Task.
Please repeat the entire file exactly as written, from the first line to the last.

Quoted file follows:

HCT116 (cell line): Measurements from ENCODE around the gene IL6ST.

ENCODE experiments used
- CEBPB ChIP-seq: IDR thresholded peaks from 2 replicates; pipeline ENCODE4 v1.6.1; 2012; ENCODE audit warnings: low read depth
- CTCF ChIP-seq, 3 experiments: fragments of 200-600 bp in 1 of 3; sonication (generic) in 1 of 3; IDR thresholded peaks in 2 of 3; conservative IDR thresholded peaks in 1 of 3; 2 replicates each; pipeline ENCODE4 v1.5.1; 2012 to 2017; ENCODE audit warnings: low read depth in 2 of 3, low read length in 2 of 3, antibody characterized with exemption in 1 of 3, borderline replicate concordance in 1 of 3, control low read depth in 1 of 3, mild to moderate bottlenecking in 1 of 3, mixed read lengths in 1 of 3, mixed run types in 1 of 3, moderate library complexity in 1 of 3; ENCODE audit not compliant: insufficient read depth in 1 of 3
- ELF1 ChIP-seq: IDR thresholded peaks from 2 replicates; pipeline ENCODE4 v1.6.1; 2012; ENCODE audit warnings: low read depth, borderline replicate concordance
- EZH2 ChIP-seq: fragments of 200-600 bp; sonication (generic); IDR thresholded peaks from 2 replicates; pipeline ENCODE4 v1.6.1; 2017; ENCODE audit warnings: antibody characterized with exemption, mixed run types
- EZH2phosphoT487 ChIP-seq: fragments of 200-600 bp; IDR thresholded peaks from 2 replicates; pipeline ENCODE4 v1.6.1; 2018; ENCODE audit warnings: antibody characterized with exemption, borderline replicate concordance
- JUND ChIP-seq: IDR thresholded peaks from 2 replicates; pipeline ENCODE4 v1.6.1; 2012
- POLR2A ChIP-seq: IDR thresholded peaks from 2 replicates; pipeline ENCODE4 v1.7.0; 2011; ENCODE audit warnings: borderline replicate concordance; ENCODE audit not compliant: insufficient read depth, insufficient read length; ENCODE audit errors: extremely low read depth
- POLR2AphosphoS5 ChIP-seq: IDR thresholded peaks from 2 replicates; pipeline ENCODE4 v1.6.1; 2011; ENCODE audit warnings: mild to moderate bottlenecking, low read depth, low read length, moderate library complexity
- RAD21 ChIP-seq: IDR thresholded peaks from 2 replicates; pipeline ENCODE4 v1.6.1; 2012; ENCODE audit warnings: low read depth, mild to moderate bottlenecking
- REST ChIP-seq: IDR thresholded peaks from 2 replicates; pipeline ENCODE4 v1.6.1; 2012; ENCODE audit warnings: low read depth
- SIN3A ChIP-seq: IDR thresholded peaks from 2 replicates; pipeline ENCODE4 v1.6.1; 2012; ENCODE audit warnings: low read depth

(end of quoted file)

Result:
HCT116 (cell line): Measurements from ENCODE around the gene IL6ST.

ENCODE experiments used
- CEBPB ChIP-seq: IDR thresholded peaks from 2 replicates; pipeline ENCODE4 v1.6.1; 2012; ENCODE audit warnings: low read depth
- CTCF ChIP-seq, 3 experiments: fragments of 200-600 bp in 1 of 3; sonication (generic) in 1 of 3; IDR thresholded peaks in 2 of 3; conservative IDR thresholded peaks in 1 of 3; 2 replicates each; pipeline ENCODE4 v1.5.1; 2012 to 2017; ENCODE audit warnings: low read depth in 2 of 3, low read length in 2 of 3, antibody characterized with exemption in 1 of 3, borderline replicate concordance in 1 of 3, control low read depth in 1 of 3, mild to moderate bottlenecking in 1 of 3, mixed read lengths in 1 of 3, mixed run types in 1 of 3, moderate library complexity in 1 of 3; ENCODE audit not compliant: insufficient read depth in 1 of 3
- ELF1 ChIP-seq: IDR thresholded peaks from 2 replicates; pipeline ENCODE4 v1.6.1; 2012; ENCODE audit warnings: low read depth, borderline replicate concordance
- EZH2 ChIP-seq: fragments of 200-600 bp; sonication (generic); IDR thresholded peaks from 2 replicates; pipeline ENCODE4 v1.6.1; 2017; ENCODE audit warnings: antibody characterized with exemption, mixed run types
- EZH2phosphoT487 ChIP-seq: fragments of 200-600 bp; IDR thresholded peaks from 2 replicates; pipeline ENCODE4 v1.6.1; 2018; ENCODE audit warnings: antibody characterized with exemption, borderline replicate concordance
- JUND ChIP-seq: IDR thresholded peaks from 2 replicates; pipeline ENCODE4 v1.6.1; 2012
- POLR2A ChIP-seq: IDR thresholded peaks from 2 replicates; pipeline ENCODE4 v1.7.0; 2011; ENCODE audit warnings: borderline replicate concordance; ENCODE audit not compliant: insufficient read depth, insufficient read length; ENCODE audit errors: extremely low read depth
- POLR2AphosphoS5 ChIP-seq: IDR thresholded peaks from 2 replicates; pipeline ENCODE4 v1.6.1; 2011; ENCODE audit warnings: mild to moderate bottlenecking, low read depth, low read length, moderate library complexity
- RAD21 ChIP-seq: IDR thresholded peaks from 2 replicates; pipeline ENCODE4 v1.6.1; 2012; ENCODE audit warnings: low read depth, mild to moderate bottlenecking
- REST ChIP-seq: IDR thresholded peaks from 2 replicates; pipeline ENCODE4 v1.6.1; 2012; ENCODE audit warnings: low read depth
- SIN3A ChIP-seq: IDR thresholded peaks from 2 replicates; pipeline ENCODE4 v1.6.1; 2012; ENCODE audit warnings: low read depth